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7 Temples In India That Still Don’t Allow Entry Of Women

Published on: 1/10/18 3:35 PM

No Entry for Women's in this Indian Temples

With Sabarimala Temple in news for not letting women to get entry in the temple premises, here are some more worship places in India which still deny entry of women.

Patbausi Satra, Assam

Established by Sankardeva where he spent about 18 years of his life, this temple deny the entry of women. The reason behind baring the entry of women is to preserve it ‘purity’.  In 2010, Assam Governor JB Patnaik visited the Patbausi, Sundaridiya, and Barpeta satras, entered the sanctorum with a group of 20 women and performed all rituals and prayers with them.Following this, the satra was briefly open to women before the rule was eventually re-imposed.

Lord Kartikeya Temple, (Pehowa, Haryana and in Pushkar, Rajasthan)

Religious Places in India where Women are not allowed

Women are strictly forbidden in the temple premises which celebrates the ‘brahmachari’ form of Lord Kartikeya. It is situated near the Punjab-Haryana border and states that any women visiting it will be cursed even if they are seeking blessings from Lord Kartikeya.

Ranakpur Temple, Rajasthan

The temple is said to have been built by Seth Dharna Sah (a Jain businessman) with Rana Kumbha’s aid. Ranakpur got its name after the name of the Rajput Monarch and likewise the temples.  A large board outside the temple have set the rule for women of when and how a woman can visit the temple. Again here also women during her menstrual days are denied of getting entry into the temple. The board clearly define the rules specifically related to the western dresses worn by women.

Kamakhya Temple, Assam

Noentry during Menstrual Days

The temple is dedicated to the Goddess Kamakhya Devi. Temple, which is having no idol to worship but only Kamakhya’s yoni still does not allow women entry during menstrual days.

Padmanabhaswamy Temple, Kerala

Situated in Malayinkeezhu village of Thiruvananthapuram, women are denied entry into the core structure (called the nalambalam) of the temple. Women can pray form outside the main vault.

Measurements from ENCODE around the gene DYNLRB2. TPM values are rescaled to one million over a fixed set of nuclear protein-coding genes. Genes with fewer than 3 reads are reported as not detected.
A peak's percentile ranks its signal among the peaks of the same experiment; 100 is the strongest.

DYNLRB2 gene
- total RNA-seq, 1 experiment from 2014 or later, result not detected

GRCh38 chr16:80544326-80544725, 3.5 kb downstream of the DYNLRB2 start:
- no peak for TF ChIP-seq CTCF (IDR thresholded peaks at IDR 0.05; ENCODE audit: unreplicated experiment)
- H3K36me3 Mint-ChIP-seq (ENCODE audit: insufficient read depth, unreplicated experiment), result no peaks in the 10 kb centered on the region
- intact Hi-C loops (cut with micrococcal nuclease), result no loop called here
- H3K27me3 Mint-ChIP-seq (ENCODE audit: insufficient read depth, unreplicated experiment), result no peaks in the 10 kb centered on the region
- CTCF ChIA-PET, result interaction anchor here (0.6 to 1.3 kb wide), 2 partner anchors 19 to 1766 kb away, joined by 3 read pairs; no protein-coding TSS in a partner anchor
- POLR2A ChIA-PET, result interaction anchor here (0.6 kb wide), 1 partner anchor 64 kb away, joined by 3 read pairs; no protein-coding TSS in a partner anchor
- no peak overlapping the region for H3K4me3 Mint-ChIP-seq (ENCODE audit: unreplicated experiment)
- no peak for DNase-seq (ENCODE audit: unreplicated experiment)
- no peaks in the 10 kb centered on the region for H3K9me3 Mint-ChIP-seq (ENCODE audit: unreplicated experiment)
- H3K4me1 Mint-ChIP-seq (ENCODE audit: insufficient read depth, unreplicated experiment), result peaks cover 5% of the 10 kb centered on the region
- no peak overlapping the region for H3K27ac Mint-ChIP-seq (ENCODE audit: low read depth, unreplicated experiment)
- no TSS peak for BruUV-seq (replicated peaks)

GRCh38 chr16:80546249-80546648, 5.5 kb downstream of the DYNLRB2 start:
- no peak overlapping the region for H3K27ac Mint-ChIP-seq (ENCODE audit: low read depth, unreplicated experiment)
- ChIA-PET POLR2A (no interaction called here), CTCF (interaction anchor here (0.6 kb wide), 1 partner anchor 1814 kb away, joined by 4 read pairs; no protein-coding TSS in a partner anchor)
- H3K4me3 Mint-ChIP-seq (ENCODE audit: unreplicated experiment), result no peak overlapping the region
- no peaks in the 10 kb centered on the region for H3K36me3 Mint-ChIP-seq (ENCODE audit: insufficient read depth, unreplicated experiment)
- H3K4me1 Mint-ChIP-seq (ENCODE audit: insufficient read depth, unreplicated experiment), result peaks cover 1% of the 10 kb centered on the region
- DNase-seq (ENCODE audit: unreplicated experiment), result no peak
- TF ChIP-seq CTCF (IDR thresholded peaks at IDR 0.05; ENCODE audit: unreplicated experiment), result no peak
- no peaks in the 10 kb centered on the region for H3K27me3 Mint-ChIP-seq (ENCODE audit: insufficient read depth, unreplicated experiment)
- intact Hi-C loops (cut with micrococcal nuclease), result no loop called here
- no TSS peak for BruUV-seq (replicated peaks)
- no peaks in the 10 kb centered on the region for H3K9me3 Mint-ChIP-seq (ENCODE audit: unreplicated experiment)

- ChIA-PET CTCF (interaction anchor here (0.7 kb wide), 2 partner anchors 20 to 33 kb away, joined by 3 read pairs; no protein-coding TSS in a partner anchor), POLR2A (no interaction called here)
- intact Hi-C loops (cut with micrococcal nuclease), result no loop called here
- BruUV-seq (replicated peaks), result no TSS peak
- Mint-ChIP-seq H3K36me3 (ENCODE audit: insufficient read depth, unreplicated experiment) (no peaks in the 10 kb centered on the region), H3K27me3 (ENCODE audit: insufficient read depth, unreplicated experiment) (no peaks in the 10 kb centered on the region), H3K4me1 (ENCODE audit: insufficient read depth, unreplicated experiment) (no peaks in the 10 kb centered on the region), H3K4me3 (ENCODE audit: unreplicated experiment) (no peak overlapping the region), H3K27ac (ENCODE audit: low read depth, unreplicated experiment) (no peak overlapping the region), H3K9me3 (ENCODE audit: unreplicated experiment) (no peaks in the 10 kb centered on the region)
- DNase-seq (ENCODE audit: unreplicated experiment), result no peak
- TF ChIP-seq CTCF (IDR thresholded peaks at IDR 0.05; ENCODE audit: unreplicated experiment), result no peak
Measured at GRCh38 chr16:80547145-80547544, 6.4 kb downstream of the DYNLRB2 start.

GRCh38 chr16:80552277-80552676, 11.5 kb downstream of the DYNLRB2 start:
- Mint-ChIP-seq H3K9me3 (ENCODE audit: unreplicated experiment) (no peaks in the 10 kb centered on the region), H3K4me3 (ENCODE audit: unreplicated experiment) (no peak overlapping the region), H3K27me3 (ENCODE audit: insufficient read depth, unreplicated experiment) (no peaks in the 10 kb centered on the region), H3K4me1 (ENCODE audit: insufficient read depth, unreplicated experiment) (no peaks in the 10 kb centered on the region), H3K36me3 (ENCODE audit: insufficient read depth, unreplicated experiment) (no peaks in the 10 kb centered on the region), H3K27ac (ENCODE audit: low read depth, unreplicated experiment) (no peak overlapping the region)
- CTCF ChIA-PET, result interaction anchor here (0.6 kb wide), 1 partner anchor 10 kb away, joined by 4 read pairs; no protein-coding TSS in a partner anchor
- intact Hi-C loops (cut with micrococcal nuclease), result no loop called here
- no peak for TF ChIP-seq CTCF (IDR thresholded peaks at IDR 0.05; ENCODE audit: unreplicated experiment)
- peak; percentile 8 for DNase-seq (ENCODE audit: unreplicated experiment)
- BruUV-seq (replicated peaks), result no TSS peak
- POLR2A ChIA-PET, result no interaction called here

Shani Shingnapur Temple, (Ahmednagar, Maharashtra)

Women Entry Ban lifted Shani Shingnapur Temple

The temple is believed as “jagrut devasthan” which means that a deity still resides in the temple. Villagers believe that god Shani punishes anyone who attempts theft. A 400-year tradition restricts women from entering the inner sanctum. A group of over 500 women, led by activist Trupti Desai marched to the temple under the group “Bhumata Ranragani Brigade”, demanding entry into the Inner sanctum.

On 30 March 2016, in a judgement by the Bombay High Court, the court asked the Maharashtra government to ensure that women are not denied entry to any temple. On 8 April 2016, the Shani Shingnapur trust eventually allowed the women devotees to enter the inner sanctum.

Jama Masjid, Delhi

Jama Masjid was built by Mughal emperor Shah Jahan between 1644 and 1656. More than 5000 workers were needed to built this mosque. Now, it is regarded as one of the largest mosques in India. Here the women are not allowed to enter the mosque after sunset during Maghrib prayers.

About the author

Rajat Goswami

Rajat Goswami

Avid traveller and a passionate blogger. Contributes on day to day issues happening around the globe and on various other diverse topics with a right blend of personal touch and analogy.

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